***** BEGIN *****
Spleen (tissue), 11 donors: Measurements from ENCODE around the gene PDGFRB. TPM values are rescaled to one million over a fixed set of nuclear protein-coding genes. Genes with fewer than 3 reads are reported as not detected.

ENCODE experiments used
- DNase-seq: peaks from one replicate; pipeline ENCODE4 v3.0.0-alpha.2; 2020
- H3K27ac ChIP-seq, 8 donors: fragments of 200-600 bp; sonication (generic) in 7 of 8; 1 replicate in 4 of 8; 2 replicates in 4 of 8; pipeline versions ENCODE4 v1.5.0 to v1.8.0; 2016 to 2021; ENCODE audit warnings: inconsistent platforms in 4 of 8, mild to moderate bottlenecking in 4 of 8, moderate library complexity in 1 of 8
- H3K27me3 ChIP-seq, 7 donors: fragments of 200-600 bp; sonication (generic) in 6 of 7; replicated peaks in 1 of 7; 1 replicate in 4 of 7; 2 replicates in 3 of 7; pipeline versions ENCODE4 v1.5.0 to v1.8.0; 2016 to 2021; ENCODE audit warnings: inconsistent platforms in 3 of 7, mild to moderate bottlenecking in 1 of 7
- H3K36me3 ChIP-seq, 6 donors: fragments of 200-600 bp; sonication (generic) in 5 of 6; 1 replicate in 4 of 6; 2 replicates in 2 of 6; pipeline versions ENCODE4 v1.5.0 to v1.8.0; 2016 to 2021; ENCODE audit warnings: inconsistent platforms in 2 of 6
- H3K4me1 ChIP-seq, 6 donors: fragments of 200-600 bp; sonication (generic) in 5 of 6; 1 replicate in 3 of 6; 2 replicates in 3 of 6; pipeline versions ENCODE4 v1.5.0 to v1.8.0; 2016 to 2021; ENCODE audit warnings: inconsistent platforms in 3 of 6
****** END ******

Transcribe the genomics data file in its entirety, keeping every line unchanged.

Spleen (tissue), 11 donors: Measurements from ENCODE around the gene PDGFRB. TPM values are rescaled to one million over a fixed set of nuclear protein-coding genes. Genes with fewer than 3 reads are reported as not detected.

ENCODE experiments used
- DNase-seq: peaks from one replicate; pipeline ENCODE4 v3.0.0-alpha.2; 2020
- H3K27ac ChIP-seq, 8 donors: fragments of 200-600 bp; sonication (generic) in 7 of 8; 1 replicate in 4 of 8; 2 replicates in 4 of 8; pipeline versions ENCODE4 v1.5.0 to v1.8.0; 2016 to 2021; ENCODE audit warnings: inconsistent platforms in 4 of 8, mild to moderate bottlenecking in 4 of 8, moderate library complexity in 1 of 8
- H3K27me3 ChIP-seq, 7 donors: fragments of 200-600 bp; sonication (generic) in 6 of 7; replicated peaks in 1 of 7; 1 replicate in 4 of 7; 2 replicates in 3 of 7; pipeline versions ENCODE4 v1.5.0 to v1.8.0; 2016 to 2021; ENCODE audit warnings: inconsistent platforms in 3 of 7, mild to moderate bottlenecking in 1 of 7
- H3K36me3 ChIP-seq, 6 donors: fragments of 200-600 bp; sonication (generic) in 5 of 6; 1 replicate in 4 of 6; 2 replicates in 2 of 6; pipeline versions ENCODE4 v1.5.0 to v1.8.0; 2016 to 2021; ENCODE audit warnings: inconsistent platforms in 2 of 6
- H3K4me1 ChIP-seq, 6 donors: fragments of 200-600 bp; sonication (generic) in 5 of 6; 1 replicate in 3 of 6; 2 replicates in 3 of 6; pipeline versions ENCODE4 v1.5.0 to v1.8.0; 2016 to 2021; ENCODE audit warnings: inconsistent platforms in 3 of 6